Upon getting released, the initial interest he had in boxing as a teenager transitioned to a focus on mixed martial arts, but not for the reasons many ascribe to individuals chasing a dream of competing in the UFC.
“I can’t get a real, decent-paying job like everyone else,” said Lewis, whose record significantly limited his employment opportunities, “but now I’m living the lifestyle that I always wanted as a little kid.
“From growing up not having anything — wanting stuff and not being able to get those things — now I’m able to get anything I want, buy anything I want, have anything I want, and provide my kids with whatever I believe they need. It’s a true blessing, for real. I’ve got to humble myself every day because I know it can still be gone in the blink of an eye.”
It’s that drive to provide his family with a life he could only imagine during his own childhood and the athletic talents that initially had him envisioning a career on the gridiron that have led to Lewis becoming one of the most exciting and popular competitors on the UFC roster.
Standing six-foot-three and weighing close to the heavyweight limit of 265 pounds, Lewis is an imposing figure. While he’s surprisingly nimble and quick for a man of his size, it’s the true one-shot power he carries in the lunchboxes attached to the end of his arms that have made him a feared opponent and beloved fan favorite.
As much as fans and observers talk about competitors shifting the direction of a bout with a single well-placed punch, few genuinely can and even fewer ever do, but Lewis is an outlier in that regard. Numerous times throughout his UFC run, he’s gone from being down on the cards to performing his signature “silverback victory celebration” in the center of the cage after finding a home for a fight-changing bomb.
What’s even more intriguing heading into this weekend’s hometown clash with Latifi is that up to this point, Lewis has never really been operating at 100 percent.
“The thing about it is that I never was full-strength; I was always injured,” said Lewis, who spent four years competing on a balky knee that required surgery following his loss to Junior Dos Santos last March. “I’m better than the fighter I was last fight and better than I’ve ever been because I have been putting in more hours in the gym and it helped tremendously.”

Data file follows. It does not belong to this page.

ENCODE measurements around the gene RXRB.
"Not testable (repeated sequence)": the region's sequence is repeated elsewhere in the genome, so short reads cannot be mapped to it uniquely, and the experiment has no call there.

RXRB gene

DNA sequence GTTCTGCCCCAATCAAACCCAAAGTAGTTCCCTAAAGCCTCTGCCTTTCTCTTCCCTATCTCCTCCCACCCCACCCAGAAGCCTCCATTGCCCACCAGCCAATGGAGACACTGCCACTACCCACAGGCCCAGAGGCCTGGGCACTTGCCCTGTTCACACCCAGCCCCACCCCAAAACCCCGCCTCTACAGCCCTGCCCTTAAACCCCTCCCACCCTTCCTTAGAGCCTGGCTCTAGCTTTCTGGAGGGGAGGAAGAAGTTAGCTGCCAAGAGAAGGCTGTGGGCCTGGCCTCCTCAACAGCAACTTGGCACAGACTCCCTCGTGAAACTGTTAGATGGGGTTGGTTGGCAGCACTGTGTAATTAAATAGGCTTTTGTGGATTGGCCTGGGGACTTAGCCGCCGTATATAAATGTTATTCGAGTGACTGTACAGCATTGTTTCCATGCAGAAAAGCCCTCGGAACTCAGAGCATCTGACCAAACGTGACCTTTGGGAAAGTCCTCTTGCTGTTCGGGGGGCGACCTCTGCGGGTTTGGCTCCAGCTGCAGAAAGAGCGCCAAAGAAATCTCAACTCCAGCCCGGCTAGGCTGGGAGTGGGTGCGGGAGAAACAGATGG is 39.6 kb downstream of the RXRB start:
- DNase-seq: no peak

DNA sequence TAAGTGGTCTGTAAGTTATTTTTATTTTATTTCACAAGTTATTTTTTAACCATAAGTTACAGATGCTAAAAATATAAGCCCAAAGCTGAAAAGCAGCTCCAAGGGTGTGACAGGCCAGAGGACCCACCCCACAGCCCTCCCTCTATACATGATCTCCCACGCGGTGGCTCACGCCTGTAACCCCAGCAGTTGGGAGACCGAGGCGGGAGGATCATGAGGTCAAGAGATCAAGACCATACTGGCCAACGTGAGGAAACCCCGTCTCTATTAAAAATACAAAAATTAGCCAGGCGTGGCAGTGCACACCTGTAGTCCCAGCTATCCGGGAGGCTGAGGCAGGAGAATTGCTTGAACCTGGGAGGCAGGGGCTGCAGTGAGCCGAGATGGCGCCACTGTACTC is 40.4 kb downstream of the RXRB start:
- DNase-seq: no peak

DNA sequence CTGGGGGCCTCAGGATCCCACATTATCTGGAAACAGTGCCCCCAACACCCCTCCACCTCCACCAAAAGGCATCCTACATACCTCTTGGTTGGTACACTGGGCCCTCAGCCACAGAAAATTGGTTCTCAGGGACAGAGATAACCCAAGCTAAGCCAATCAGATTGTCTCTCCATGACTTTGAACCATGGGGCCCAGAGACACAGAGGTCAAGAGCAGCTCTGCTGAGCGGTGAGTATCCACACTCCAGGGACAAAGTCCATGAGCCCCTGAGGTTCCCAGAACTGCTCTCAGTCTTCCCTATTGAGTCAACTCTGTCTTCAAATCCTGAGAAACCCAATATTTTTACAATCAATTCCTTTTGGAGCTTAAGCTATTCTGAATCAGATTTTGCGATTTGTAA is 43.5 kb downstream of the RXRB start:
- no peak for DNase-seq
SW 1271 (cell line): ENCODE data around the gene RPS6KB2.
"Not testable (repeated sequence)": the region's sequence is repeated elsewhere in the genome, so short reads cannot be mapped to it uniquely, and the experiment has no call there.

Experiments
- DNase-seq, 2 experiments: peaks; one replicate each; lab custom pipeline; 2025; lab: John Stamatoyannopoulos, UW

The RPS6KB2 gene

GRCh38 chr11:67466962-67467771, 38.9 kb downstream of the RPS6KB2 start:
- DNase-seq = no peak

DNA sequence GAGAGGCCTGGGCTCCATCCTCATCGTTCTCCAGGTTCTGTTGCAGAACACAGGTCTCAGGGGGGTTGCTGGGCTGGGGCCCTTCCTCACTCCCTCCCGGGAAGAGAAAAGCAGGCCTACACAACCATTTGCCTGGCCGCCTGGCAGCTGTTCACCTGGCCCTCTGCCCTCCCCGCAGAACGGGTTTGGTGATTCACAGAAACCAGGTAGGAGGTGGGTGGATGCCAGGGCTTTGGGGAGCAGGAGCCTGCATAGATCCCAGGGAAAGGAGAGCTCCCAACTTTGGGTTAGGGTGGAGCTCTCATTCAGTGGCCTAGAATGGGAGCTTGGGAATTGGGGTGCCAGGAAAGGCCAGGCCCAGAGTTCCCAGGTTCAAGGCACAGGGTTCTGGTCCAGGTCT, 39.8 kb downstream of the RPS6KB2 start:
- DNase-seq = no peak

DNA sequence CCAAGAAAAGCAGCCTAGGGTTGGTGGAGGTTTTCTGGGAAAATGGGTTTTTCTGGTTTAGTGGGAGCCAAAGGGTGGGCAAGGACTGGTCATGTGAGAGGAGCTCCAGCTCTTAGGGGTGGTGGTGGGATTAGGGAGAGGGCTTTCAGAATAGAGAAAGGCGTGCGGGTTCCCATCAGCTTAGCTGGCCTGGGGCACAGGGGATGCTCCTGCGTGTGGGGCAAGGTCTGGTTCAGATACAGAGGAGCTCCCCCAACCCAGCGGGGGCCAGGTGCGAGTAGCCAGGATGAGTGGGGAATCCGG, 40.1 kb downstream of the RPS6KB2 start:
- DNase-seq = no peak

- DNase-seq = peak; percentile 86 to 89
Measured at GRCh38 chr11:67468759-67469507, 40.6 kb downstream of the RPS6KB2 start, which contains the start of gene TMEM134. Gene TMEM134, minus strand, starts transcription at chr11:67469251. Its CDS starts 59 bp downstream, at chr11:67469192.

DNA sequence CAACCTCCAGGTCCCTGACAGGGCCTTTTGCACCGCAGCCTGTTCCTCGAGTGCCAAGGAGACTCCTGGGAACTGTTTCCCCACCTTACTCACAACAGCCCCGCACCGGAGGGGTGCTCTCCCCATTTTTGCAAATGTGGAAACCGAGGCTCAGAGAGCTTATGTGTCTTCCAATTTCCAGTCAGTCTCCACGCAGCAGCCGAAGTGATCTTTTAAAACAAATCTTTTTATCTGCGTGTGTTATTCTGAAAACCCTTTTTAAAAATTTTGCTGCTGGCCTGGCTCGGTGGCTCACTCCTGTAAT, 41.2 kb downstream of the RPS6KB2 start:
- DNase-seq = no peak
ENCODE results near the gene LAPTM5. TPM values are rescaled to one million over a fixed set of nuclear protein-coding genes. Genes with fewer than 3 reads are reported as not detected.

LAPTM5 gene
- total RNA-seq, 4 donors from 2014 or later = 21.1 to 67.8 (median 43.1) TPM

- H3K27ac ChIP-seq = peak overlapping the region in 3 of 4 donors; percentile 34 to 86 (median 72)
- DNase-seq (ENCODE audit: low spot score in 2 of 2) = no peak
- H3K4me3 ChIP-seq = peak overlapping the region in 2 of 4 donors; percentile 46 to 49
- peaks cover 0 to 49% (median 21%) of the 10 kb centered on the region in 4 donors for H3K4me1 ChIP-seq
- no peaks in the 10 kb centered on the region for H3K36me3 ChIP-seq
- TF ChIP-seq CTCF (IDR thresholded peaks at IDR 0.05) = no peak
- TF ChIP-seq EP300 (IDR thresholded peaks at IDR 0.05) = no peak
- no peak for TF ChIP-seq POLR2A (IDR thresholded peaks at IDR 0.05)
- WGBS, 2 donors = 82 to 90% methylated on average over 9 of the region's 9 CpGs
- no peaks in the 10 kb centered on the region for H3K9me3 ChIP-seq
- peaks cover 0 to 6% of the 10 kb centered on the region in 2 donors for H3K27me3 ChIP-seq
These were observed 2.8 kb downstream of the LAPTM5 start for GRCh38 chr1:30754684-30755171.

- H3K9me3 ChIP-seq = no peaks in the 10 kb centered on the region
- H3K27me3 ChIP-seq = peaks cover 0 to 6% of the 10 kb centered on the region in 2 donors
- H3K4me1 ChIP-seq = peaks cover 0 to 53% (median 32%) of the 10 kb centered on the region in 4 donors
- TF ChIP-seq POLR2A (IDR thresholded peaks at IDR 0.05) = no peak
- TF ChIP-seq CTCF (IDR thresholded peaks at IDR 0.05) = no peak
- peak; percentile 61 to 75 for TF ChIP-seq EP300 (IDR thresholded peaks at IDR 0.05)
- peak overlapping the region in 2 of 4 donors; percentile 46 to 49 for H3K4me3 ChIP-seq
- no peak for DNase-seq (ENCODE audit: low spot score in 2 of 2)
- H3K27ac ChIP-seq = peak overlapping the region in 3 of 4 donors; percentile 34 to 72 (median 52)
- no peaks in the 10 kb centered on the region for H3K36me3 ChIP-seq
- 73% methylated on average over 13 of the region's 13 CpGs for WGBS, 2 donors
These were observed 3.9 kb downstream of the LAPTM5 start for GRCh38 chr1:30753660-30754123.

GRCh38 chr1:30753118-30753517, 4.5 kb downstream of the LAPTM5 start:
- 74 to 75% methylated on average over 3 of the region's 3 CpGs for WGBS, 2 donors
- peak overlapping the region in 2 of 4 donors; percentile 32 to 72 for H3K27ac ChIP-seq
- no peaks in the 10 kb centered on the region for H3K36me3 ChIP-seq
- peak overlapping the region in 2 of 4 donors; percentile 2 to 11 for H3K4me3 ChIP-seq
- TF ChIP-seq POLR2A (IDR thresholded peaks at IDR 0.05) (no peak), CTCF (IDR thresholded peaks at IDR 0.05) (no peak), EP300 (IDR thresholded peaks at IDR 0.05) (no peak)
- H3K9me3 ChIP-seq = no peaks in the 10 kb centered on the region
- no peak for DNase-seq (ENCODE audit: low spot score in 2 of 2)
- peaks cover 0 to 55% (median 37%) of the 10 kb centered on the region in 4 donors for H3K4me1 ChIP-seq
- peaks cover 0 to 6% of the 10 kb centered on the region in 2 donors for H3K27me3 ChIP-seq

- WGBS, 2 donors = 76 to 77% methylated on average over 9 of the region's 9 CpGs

Though he’s known for his quick, deadpan comedic stylings and self-deprecating assessment of his training habits, the truth is that Lewis was limited in what he could do in the gym throughout his ascent into the Top 5 in the UFC heavyweight division.
“I really was only training maybe 30 minutes, an hour every day (before having surgery),” he said. “A lot of guys don’t believe that, but if you watch my fights, you can tell because I was gassed out in the first round.
“Now I want to prove to everyone that they haven’t seen the best of me.”
After returning to the cage and snapping a two-fight slide with a win over Blagoy Ivanov in early November, that mission to showcase his full potential continues this weekend against Latifi at the Toyota Center, where the loud and proud partisan fans in attendance will shower the humble heavyweight with affection as he marches to the Octagon.
“To go from (being locked up) to getting out and being on top of the world in this sport and the position I’m in now is unexplainable; it’s so crazy,” said Lewis. “It’s like a high.
“I promise you — my life right now is one of the reasons why I don’t get high, because just me thinking about my bad situations to where I’m at now is enough of a high. It don’t feel real.”
But it is and it’s why the city of Houston and so many others are always going to be rooting for Derrick Lewis.